Later on Eddie walks into the apartment, shouting for Beatrice, Catherine then comes down from the bedroom, adjusting her dress. Again the audience must think, is she adjusting her dress because she has just taken it off or has she been sitting down? After a few seconds Rodolfo walks through the bedroom doorway, was Rodolfo being foolish or did he have nothing to be guilty about?
As he walks out Eddies arm jerks slightly in shock, Eddie obviously thinks they have been up to something. Eddie, drunk, then shouts out Pack it up, Go ahead, get your stuff and get outta here Catherine, instantly, without thinking walks over to Rodolfo, she is standing her ground and showing whose side she is on. Eddie, shocked, asks where she is going. As she replies, she is trembling with fright. She is finding it difficult to stand up to Eddie, and is scared of what he might do, but she knows she has to. She says I think I have to get out of here Eddie As she begins to edge backwards saying she wants to go. Eddie is overcome with emotion and sadness, and he begins to cry. Catherine attempts to comfort Eddie, saying Ill still be in the neighbourhood. Ill come visit. You know I cant stay As Eddie continues to cry Catherine becomes annoyed at how Eddie has reacted to her, she says Oh Dont be like that However Eddie cannot control his emotions as he is drunk, he looks at her, and lets his true feelings out, he suddenly grasps Catherine and kisses her. Eddie has lost it, he knows he is losing everything but he does not want to. Rodolfo, who has been watching the conversation the whole time, grabs him and pulls him away shouting Have respect for her! Eddie, full of rage then replies You want something! Suggesting a fight, Rodolfo says he just wants Catherine, his wife. Eddie is angered at knowing that Rodolfo, somebody he hates, is marrying Catherine, somebody he loves. He then, out of nowhere, grabs Rodolfo and kisses him too. Catherine is outraged; shouting at Eddie, who after releasing Rodolfo, rises with tears in his eyes and begins to laugh, mocking Rodolfo, Catherine is horrified and stares at him as if she doesnt know him anymore. There is now an empty silence between the 3, Eddie gesturing towards Rodolfo, says to Catherine You see? He then turns to Rodolfo Ill Give you till tomorrow; get out of here, alone. Eddie is saying this as if he has won the argument and that Catherine is on his side, but Catherine continues to stand her ground and plans to leave with Rodolfo. Soon enough Eddies authority has been lost and his downfall has come to an end, by Marcos hands.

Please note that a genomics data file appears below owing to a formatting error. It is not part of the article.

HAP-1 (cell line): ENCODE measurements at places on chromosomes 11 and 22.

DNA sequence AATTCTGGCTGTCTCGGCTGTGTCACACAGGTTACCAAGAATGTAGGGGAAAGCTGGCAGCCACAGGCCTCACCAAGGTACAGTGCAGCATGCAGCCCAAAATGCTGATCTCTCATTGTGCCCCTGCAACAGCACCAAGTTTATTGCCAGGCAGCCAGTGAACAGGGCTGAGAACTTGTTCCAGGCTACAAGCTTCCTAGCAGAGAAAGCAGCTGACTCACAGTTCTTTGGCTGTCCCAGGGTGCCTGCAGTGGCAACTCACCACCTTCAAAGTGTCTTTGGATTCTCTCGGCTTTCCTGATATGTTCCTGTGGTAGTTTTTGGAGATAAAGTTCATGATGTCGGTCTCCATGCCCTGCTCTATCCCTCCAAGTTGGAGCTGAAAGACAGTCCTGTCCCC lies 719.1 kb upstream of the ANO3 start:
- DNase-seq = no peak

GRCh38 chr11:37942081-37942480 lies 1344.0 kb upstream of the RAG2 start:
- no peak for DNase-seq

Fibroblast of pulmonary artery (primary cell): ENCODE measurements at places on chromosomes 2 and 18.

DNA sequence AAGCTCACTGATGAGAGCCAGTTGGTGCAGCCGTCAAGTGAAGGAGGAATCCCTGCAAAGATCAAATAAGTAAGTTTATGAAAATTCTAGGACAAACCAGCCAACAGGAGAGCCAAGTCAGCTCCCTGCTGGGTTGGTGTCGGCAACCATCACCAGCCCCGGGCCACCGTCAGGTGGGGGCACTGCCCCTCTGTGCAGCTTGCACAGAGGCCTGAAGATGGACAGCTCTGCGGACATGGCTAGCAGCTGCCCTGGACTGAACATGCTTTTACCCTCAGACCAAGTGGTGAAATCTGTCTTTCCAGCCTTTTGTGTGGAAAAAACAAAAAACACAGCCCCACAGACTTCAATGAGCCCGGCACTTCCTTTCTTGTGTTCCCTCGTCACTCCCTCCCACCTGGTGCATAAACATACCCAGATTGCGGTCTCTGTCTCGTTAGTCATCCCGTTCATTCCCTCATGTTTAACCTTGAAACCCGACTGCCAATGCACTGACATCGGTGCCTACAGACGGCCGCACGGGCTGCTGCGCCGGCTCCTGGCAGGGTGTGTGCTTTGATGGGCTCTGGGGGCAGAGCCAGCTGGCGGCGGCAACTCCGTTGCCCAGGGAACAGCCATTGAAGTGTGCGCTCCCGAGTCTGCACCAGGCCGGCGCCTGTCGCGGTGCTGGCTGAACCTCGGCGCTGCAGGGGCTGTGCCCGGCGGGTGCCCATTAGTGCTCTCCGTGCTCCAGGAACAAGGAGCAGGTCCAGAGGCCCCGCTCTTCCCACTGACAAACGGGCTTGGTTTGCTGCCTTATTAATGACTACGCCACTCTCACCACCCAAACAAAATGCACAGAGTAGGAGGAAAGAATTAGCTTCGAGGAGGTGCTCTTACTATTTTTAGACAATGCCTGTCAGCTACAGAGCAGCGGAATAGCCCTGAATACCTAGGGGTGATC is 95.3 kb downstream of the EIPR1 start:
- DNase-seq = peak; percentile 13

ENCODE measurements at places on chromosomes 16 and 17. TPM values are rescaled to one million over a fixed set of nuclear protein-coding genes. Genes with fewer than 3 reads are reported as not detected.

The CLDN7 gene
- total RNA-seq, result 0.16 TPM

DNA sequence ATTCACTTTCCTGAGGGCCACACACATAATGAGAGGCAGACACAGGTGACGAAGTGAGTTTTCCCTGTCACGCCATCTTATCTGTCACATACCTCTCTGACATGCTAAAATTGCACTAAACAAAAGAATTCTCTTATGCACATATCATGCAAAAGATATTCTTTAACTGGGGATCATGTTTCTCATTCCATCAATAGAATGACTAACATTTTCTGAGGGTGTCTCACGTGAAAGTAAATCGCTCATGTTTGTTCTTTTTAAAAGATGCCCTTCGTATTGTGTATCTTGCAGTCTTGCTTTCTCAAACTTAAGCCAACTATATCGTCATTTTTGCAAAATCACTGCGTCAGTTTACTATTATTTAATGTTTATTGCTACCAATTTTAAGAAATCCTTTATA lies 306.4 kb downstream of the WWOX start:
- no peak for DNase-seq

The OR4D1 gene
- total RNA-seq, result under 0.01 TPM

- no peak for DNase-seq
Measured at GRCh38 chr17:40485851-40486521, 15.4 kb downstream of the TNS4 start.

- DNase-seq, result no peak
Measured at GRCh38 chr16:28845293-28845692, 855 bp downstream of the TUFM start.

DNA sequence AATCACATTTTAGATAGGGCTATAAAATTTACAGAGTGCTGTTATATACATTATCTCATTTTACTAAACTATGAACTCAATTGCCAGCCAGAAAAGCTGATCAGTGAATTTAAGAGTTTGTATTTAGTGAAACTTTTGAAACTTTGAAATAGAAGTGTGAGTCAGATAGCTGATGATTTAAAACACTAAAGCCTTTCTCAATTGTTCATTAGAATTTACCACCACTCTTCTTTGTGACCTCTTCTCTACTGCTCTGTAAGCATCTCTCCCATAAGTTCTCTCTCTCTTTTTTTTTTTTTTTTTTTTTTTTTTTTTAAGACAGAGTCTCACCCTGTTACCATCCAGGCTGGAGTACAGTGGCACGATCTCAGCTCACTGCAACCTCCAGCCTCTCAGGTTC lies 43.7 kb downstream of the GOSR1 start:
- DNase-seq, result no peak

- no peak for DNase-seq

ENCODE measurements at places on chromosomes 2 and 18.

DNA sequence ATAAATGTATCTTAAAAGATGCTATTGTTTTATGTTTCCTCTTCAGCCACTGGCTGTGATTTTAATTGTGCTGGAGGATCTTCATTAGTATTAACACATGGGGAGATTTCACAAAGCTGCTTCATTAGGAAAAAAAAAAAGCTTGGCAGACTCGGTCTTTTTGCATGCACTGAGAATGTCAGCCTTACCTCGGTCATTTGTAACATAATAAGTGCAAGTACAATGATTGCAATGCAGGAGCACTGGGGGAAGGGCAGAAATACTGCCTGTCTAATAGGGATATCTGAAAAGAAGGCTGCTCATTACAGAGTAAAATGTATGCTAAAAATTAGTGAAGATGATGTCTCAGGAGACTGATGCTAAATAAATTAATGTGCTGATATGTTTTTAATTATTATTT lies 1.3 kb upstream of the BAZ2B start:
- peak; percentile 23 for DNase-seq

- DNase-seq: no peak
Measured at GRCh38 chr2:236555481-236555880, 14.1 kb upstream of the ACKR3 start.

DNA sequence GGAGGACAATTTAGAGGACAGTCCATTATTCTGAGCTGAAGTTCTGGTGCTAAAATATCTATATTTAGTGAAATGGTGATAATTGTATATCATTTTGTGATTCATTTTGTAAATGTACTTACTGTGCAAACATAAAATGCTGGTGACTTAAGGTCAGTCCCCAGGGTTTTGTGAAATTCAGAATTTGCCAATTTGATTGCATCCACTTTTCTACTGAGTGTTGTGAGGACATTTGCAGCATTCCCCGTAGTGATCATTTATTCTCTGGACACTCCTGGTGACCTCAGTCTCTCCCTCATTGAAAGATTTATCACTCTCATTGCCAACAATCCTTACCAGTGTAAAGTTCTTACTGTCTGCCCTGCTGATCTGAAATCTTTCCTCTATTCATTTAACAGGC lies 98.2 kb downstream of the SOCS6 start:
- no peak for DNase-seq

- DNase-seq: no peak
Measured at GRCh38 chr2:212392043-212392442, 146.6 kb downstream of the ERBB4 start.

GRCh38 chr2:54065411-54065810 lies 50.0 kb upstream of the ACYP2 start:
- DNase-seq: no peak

By the end of A View from the Bridge, the positions of power have changed quite dramatically. The character of Eddie, who was once clearly dominant male, has become disrespected by all, the very thing that he feared. If he had not sought such a totalitarian grasp over the emotions of those around him, he would have earned more respect than by his method of trying to force his way back up the ranks. However, it is unfair to say that he is the only one who manipulates others.